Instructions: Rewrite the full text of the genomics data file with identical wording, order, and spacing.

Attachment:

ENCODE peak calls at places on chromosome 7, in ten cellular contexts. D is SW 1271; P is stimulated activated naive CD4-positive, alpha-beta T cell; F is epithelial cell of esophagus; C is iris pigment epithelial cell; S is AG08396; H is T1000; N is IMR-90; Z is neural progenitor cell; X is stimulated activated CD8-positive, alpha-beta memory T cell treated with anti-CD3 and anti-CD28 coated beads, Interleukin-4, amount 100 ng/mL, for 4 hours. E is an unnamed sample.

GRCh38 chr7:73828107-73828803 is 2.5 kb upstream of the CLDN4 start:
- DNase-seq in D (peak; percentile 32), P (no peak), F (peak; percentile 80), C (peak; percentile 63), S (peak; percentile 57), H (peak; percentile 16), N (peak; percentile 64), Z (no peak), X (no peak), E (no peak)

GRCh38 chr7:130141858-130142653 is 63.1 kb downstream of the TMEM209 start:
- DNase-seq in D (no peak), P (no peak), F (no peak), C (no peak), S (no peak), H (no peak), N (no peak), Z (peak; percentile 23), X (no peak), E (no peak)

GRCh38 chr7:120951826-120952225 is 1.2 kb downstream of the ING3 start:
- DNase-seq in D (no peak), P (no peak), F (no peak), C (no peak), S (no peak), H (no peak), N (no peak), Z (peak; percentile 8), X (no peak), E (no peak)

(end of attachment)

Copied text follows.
ENCODE peak calls at places on chromosome 7, in ten cellular contexts. D is SW 1271; P is stimulated activated naive CD4-positive, alpha-beta T cell; F is epithelial cell of esophagus; C is iris pigment epithelial cell; S is AG08396; H is T1000; N is IMR-90; Z is neural progenitor cell; X is stimulated activated CD8-positive, alpha-beta memory T cell treated with anti-CD3 and anti-CD28 coated beads, Interleukin-4, amount 100 ng/mL, for 4 hours. E is an unnamed sample.

GRCh38 chr7:73828107-73828803 is 2.5 kb upstream of the CLDN4 start:
- DNase-seq in D (peak; percentile 32), P (no peak), F (peak; percentile 80), C (peak; percentile 63), S (peak; percentile 57), H (peak; percentile 16), N (peak; percentile 64), Z (no peak), X (no peak), E (no peak)

GRCh38 chr7:130141858-130142653 is 63.1 kb downstream of the TMEM209 start:
- DNase-seq in D (no peak), P (no peak), F (no peak), C (no peak), S (no peak), H (no peak), N (no peak), Z (peak; percentile 23), X (no peak), E (no peak)

GRCh38 chr7:120951826-120952225 is 1.2 kb downstream of the ING3 start:
- DNase-seq in D (no peak), P (no peak), F (no peak), C (no peak), S (no peak), H (no peak), N (no peak), Z (peak; percentile 8), X (no peak), E (no peak)